"Beanfield" is one of Banksy's largest work, a classical pastoral village scene overlaid with a cartoon mouse about to set the world on fire.

Banksy’s very large canvas, “Beanfield” combines whimsy and anarchy in his unique style.

One of many instances of Banky's "Girl with Balloon," showing a young girl who has just let go of (or lost) a red, heart-shaped balloon.

One of Banksy’s most famous images is his stenciled girl with a red balloon. It was a print of this image that was rigged to self-destruct as soon as the hammer came down on its auction at Sotheby’s.

To see the actual semi-destruction of the print at Sotheby’s, watch this video. For some reason, the shredder only worked on half the print, leaving the piece perhaps even more valuable than it was before.

My favorite work in the group was “Forgive Us Our Trespassing.” This large painting shows a young boy in cap and hoodie, praying on his knees, in front of a large stained-glass window covered with graffiti. Moco has placed it by one of the house’s original stained-glass windows, and the result is stunning.

Banksy's "Forgive Us Our Trespassing" shows a young boy in jeans and a gray hoodie kneeling in prayer before a heavily graffitied stained-glass window. It is displayed in front of another stained-glass window, which frames it perfectly. At the Moco Museum Amsterdam.

Banksy’s “Forgive Us Our Trespassing” showing a young boy in a hoodie praying for forgiveness before a graffitied window. It fits perfectly against the stained-glass window of the Villa Alsberg, home of Moco Museum. Banksy has been a perennial favorite at the museum since it opened in 2016. The current exhibit runs through September, 2019.

That original Banksy Amsterdam exhibit proved so popular that Moco brought it back. It has been extended several times and is now scheduled to remain through September, 2019. It’s quite possible that some Banksy pieces will continue to show up in the museum’s ongoing shows. But despite the strong Moco Banksy connection among locals, the museum has shown a range of contemporary artists. Salvador Dali was a popular recent choice, as was the primary-colored cartoon style of Roy Lichtenstein.

Lichtenstein, Kusama, et al at Moco

Bold, clean lines over flat, strong colors, regularly spaced dots like an amplified half-tone… these are the hallmarks of much of Roy Lichtenstein’s work. One of the most popular pieces from Moco’s exhibit of his work, the 3-D “The Artist’s Room at Arles” installation, remains in place. A reimagining of van Gogh’s iconic yellow room in the French city, its showing here has been extended indefinitely.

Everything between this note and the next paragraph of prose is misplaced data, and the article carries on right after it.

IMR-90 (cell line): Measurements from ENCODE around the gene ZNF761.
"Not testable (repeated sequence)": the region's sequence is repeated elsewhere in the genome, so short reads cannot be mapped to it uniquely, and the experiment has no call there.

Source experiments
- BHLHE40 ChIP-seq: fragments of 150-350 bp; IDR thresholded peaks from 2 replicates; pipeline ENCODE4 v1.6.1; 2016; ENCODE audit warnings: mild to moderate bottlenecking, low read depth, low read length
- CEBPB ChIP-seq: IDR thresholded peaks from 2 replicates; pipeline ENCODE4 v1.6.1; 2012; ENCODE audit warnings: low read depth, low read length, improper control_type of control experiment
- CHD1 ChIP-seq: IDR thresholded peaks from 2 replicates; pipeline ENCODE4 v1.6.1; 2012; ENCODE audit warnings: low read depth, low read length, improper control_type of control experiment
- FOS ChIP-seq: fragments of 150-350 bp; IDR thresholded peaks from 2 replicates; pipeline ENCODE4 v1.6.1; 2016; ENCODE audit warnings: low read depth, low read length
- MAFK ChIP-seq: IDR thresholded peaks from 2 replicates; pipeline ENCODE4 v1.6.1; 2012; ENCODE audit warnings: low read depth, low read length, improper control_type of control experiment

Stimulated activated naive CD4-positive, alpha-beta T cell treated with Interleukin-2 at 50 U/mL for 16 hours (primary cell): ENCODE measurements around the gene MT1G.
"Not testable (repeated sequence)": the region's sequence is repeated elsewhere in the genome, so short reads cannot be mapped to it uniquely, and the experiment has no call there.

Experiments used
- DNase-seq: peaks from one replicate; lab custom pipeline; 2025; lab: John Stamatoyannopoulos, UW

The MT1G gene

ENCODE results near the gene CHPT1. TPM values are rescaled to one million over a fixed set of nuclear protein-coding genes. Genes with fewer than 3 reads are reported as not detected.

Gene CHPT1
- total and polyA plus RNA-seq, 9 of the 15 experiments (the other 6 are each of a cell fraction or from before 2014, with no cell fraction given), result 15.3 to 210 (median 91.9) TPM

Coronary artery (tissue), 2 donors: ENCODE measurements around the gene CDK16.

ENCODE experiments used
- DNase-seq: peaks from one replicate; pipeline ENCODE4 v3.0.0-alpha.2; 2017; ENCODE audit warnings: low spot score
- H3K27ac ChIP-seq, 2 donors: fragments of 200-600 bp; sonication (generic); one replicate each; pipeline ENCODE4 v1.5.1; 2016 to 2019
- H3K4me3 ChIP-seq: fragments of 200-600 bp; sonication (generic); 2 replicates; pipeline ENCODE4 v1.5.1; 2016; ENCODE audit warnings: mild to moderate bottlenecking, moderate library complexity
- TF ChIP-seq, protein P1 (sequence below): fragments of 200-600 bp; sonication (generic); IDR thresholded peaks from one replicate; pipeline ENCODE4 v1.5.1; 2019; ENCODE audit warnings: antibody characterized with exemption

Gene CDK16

At Moco Museum, Lichtenstein's "The Artist's Bedroom at Arles" is a bold, "cleaned-up" version of the famous van Gogh painting, with strong primary colors, bold lines, and a diagonally striped wall.

You can walk into the 3-D isntallation of Roy Lichtenstein’s reimagined and “cleaned-up” version of van Gogh’s
bedroom at Arles. I wonder if Vincent would recognize it.

Two pieces by the Japanese artist Yayoi Kusama are currently on show through September, 2019: “Pumpkin” and “Night of Stars.” Easily recognizable from their strong lines and polka dots, the pieces have a joy about them that fills the room. An earlier show featured Icy and Sot. Two Iranian street artist brothers, sometimes called “The Banksy of Iran,” their work has been banned in their own country.

A big, bold, orange, polka-dot pumpkin painting by Japanese artist Yayoi Kusama.

“Pumpkin,” by Yayoi Kusama, is one of two of the artist’s pieces that have been shown at Moco, Amsterdam.

While visiting Moco, be sure to check out the garden. Filled with a constantly changing, evolving parade of whimsical and unexpected sculptures and installations, it’s always a fun discovery. Drool over a giant red Gummy Bear; puzzle over a big bronze melting Dali pocket watch; or climb aboard Marcel Wanders’ “Tempter,” a giant hobby horse, and have yourself a ride. There is a very nice gift shop in the basement of the house.

While it’s possible, and even likely, that few or none of these specific works and artists will still be showing when you make your own way to Moco, I hope they convince you that whatever is on display is certain to be interesting, thought provoking, probably subversive, whimsical, and something you’re not likely to see in most other museums. And it will be a delightful counterbalance to all those Rembrandt’s and Vermeers and van Goghs filling your other museum hours in Amsterdam.

Moco Amsterdam has already become very popular in its short life. I recommend you buy tickets online before you go. It will definitely ease your entry. Book your Moco Museum tickets online at the Moco website.

If You Go to Moco Museum Amsterdam:

Opening Times:

Sunday – Thursday, 9 am to 7 pm
Friday-Saturday, 9 am – 8 pm
(Open one hour later each day in July and August)

Admission Prices: (2019)

Adults €14
Students and Youth (16-17) €12.50
Youth (10-15) €9.50,
Children under 10 free
€1 Discount for tickets purchased online

Location and Contact:

Moco Museum Amsterdam is on the western edge of the Museumplein, between the Rijksmuseum and the van Gogh Museum.
Address: Honthorststraat 20
Telephone: +31 (0) 20-3701997

Getting There:

Trams #2, 3, 5, 12 stop at van Baerlestraat.
Trams 16, 24 stop at Museumplein


Moco Museum is located in a vintage home with many steps and no elevator. Consequently, it is unfortunately NOT wheelchair accessible.

Photography is allowed. Flash is not.